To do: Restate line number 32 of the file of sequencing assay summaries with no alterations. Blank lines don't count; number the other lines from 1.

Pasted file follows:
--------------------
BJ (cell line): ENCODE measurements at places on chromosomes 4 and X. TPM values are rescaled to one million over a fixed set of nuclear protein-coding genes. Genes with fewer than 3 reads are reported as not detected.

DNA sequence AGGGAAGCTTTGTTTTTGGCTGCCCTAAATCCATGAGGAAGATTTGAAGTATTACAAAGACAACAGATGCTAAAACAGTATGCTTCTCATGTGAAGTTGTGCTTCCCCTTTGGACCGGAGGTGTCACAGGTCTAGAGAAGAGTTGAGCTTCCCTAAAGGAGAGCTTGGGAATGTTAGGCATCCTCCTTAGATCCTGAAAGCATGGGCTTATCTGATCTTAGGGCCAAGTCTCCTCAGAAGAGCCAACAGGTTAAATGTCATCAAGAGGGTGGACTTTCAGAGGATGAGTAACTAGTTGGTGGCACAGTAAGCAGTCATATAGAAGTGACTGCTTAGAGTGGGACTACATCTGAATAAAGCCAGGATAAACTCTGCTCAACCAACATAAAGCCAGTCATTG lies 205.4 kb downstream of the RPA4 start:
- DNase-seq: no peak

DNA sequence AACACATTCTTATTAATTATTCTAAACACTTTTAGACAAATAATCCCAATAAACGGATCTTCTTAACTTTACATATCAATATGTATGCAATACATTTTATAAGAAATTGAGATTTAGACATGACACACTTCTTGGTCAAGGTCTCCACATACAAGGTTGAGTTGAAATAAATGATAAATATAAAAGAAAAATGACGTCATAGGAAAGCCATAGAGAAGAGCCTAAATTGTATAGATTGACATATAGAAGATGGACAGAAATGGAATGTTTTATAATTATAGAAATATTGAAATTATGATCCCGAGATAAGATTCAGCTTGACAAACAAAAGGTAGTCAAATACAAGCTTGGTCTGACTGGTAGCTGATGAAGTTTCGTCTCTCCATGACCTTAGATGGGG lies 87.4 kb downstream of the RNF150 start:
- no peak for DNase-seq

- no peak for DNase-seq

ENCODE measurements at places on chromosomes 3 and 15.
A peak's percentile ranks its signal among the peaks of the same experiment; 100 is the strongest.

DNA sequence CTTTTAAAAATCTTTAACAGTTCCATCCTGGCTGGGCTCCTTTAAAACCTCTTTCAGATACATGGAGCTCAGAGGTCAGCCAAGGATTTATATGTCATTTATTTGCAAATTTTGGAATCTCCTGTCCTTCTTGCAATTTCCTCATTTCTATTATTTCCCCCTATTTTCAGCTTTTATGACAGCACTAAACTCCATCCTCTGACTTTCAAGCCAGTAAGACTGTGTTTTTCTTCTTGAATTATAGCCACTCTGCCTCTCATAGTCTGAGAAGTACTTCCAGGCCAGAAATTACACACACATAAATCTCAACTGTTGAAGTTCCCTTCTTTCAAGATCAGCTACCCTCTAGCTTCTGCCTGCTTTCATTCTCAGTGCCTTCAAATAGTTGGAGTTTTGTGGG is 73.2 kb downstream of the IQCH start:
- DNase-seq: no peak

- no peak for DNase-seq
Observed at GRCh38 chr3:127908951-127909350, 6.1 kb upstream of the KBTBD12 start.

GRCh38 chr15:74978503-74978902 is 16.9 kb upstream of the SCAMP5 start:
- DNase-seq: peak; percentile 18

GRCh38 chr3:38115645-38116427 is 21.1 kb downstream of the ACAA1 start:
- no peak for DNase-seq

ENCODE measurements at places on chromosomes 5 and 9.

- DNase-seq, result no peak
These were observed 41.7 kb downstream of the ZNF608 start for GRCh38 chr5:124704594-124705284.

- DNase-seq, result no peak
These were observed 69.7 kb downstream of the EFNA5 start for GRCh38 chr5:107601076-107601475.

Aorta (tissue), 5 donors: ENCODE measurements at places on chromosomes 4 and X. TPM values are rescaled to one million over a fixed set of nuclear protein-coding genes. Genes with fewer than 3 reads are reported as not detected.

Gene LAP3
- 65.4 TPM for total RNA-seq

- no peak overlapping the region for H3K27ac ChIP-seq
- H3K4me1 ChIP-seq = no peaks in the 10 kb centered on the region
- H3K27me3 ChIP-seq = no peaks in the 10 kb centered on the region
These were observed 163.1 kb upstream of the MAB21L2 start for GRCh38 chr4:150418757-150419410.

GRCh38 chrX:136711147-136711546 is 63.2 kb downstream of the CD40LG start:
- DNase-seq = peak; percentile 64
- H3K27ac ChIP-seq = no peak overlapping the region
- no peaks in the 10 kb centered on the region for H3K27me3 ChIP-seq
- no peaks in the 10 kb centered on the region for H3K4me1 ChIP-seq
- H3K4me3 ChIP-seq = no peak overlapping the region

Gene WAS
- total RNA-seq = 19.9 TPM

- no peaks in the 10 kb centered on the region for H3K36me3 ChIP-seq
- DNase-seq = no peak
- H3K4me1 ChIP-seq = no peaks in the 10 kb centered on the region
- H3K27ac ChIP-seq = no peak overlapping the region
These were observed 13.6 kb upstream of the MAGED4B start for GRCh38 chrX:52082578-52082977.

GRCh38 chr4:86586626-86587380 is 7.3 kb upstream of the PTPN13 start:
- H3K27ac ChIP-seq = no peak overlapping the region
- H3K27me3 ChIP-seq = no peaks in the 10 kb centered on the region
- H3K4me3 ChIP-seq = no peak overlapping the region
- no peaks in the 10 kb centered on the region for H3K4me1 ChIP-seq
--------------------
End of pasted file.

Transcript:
- no peaks in the 10 kb centered on the region for H3K27me3 ChIP-seq